News / Utah / 

Cpl Hassoun May Seek Civilian Lawyer

Cpl Hassoun May Seek Civilian Lawyer

Estimated read time: 2-3 minutes

This archived news story is available only for your personal, non-commercial use. Information in the story may be outdated or superseded by additional information. Reading or replaying the story in its archived form does not constitute a republication of the story.

CAMP LEJEUNE, N.C. (AP) -- A Marine charged with desertion after he disappeared from his unit in Iraq and contends he was abducted may seek a civilian lawyer along with his assigned military attorney, an officer said Monday.

A two-day pretrial investigatory hearing, called an Article 32 in the military justice system, is scheduled to start Tuesday at Camp Lejeune for Cpl. Wassef Ali Hassoun. The hearing is similar to a civilian grand jury and a military judge will recommend to a commander whether a court-martial will be held.

At least one witness is scheduled to testify, but the hearing might be delayed if Hassoun wants to hire a civilian lawyer.

"Defense counsel is prepared to go, but Hassoun apparently has some issue with (his) defense," said Maj. Matt Morgan, spokesman for the 4th Marine Expeditionary Brigade, a special unit formed for anti-terrorism deployments after the attacks of Sept. 11, 2001.

"He has a reasonable amount of time to retain counsel," Morgan added.

Hassoun was charged last week following a five-month investigation into his June disappearance from a U.S. military camp near Fallujah, Iraq. Hassoun, of West Jordan, Utah, is accused of taking unauthorized leave from the unit where he served as an Arabic interpreter.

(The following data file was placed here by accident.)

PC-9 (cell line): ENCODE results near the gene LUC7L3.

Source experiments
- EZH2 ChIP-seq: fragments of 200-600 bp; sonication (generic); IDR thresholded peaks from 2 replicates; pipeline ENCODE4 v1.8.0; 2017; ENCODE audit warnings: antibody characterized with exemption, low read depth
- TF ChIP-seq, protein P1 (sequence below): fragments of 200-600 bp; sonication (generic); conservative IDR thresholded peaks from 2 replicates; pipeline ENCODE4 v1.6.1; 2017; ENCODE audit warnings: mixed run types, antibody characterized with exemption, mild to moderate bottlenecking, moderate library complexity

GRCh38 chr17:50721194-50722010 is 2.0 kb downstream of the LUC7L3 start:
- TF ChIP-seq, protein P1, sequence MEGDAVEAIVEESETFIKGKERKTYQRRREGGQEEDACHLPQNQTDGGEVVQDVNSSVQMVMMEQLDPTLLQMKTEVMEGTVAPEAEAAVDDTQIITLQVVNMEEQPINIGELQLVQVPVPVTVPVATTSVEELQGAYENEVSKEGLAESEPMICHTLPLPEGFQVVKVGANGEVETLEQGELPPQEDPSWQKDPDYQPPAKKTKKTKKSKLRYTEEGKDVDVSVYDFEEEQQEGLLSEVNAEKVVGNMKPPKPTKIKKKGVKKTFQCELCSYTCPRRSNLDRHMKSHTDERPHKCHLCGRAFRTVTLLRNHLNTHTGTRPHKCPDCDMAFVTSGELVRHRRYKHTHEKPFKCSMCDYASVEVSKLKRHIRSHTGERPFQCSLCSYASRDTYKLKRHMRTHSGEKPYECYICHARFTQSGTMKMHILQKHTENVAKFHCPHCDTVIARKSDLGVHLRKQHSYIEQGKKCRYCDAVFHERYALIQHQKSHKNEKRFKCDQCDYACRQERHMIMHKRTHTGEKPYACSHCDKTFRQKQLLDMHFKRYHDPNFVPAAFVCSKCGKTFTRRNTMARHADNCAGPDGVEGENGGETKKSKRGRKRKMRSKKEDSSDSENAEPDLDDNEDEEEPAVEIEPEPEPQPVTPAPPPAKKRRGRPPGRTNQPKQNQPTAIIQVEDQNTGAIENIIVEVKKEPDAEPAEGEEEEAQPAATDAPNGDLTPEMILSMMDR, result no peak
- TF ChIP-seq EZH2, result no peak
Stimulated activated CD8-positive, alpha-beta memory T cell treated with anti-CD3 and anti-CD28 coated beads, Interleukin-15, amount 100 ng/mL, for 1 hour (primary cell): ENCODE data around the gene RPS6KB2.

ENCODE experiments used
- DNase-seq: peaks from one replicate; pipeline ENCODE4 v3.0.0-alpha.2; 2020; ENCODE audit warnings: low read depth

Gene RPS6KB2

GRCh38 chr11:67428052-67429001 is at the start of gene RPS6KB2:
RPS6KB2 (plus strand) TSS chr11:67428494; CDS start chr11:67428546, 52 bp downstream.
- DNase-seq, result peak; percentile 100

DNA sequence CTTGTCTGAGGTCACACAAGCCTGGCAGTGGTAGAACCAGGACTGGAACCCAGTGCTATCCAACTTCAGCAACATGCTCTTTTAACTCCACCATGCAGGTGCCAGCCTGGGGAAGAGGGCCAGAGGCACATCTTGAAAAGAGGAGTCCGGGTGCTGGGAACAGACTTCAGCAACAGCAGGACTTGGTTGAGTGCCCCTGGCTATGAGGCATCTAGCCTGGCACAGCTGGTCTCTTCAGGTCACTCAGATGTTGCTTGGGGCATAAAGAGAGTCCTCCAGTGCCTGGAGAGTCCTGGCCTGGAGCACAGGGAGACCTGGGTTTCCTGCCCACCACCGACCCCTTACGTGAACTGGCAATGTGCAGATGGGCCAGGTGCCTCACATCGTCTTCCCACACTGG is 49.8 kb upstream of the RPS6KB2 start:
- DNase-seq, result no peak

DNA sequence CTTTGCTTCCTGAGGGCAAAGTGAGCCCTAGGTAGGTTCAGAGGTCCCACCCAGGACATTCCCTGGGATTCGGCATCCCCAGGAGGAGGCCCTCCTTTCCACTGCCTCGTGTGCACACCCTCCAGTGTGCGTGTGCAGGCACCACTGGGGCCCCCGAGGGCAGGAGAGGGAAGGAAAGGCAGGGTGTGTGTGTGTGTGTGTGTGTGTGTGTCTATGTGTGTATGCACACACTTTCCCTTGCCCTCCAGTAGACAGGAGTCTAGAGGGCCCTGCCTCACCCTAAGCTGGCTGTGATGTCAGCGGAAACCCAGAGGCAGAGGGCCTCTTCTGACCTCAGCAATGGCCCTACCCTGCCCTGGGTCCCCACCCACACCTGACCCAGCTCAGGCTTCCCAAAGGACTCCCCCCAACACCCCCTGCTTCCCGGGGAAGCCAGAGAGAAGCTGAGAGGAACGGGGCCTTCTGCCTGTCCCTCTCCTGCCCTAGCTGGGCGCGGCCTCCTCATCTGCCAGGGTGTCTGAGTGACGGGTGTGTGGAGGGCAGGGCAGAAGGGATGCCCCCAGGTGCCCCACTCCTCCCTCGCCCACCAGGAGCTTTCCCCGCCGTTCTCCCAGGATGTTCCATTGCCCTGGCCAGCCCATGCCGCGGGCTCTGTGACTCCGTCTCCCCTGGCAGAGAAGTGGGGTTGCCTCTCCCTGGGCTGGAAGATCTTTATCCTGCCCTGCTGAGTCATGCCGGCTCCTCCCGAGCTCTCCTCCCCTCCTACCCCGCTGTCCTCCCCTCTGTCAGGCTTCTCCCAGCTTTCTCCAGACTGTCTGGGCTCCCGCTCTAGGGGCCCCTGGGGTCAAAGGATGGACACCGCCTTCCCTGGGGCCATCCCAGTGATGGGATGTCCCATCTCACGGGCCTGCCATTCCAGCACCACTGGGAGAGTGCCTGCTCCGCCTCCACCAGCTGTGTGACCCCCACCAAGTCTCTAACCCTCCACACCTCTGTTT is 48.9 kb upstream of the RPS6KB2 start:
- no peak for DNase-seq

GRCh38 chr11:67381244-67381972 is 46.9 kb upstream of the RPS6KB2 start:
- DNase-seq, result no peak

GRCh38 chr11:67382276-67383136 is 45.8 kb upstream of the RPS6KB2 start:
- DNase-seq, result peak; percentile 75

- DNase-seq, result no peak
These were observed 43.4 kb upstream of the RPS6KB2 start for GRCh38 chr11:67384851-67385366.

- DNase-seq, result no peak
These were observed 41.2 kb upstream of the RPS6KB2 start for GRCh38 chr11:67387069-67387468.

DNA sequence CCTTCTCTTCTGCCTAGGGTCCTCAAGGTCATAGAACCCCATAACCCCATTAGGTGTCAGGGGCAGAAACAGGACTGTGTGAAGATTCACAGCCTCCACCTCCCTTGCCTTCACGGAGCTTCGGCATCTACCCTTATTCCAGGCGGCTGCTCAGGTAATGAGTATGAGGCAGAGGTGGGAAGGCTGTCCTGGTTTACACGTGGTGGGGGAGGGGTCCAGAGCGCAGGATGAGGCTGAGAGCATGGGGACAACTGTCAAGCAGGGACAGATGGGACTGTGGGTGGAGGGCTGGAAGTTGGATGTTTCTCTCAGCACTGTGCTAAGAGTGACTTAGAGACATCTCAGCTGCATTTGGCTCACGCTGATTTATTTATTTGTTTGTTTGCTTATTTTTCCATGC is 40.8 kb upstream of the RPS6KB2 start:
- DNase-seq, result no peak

The Article 32 hearing will be overseen by Col. David Wunder, a career judge advocate with more that 20 years of experience in military law. Wunder was selected because he is not a member of Hassoun's command.

Hassoun also is charged with loss of government property and theft of a military firearm for allegedly leaving the Marine camp while still in possession of his 9 mm service pistol, as well as theft and wrongful appropriation of a government vehicle.

The desertion count carries a five-year maximum prison sentence and the other counts carry 10-year maximums. If convicted, Hassoun also could be dishonorably discharged and ordered to forfeit his pay and allowances.

If the commanding general of the 4th brigade, Brig. Gen Mastin Robeson, determines Hassoun deserted during wartime, he could face life imprisonment. Robeson has said he does not plan to pursue Hassoun's case as a capital case, which could carry a death penalty, Morgan said.

Hassoun was last seen in Iraq on June 19. He did not report for duty the next day and was listed as missing.

On June 27, the Arabic news network Al-Jazeera broadcast the photo of Hassoun looking as if he was a hostage, blindfolded and with a sword behind his head. A group called the National Islamic Resistance/1920 Revolution Brigade claimed to be holding him and was threatening to decapitate him unless detainees in "U.S.-led occupation prisons" were released, Al-Jazeera said.

Hassoun contacted American officials in Beirut, Lebanon, on July 8, and he was taken to the American Embassy there.

(Copyright 2004 by The Associated Press. All Rights Reserved.)

Related topics



Catch up on the top news and features from, sent weekly.
By subscribing, you acknowledge and agree to's Terms of Use and Privacy Policy.

KSL Weather Forecast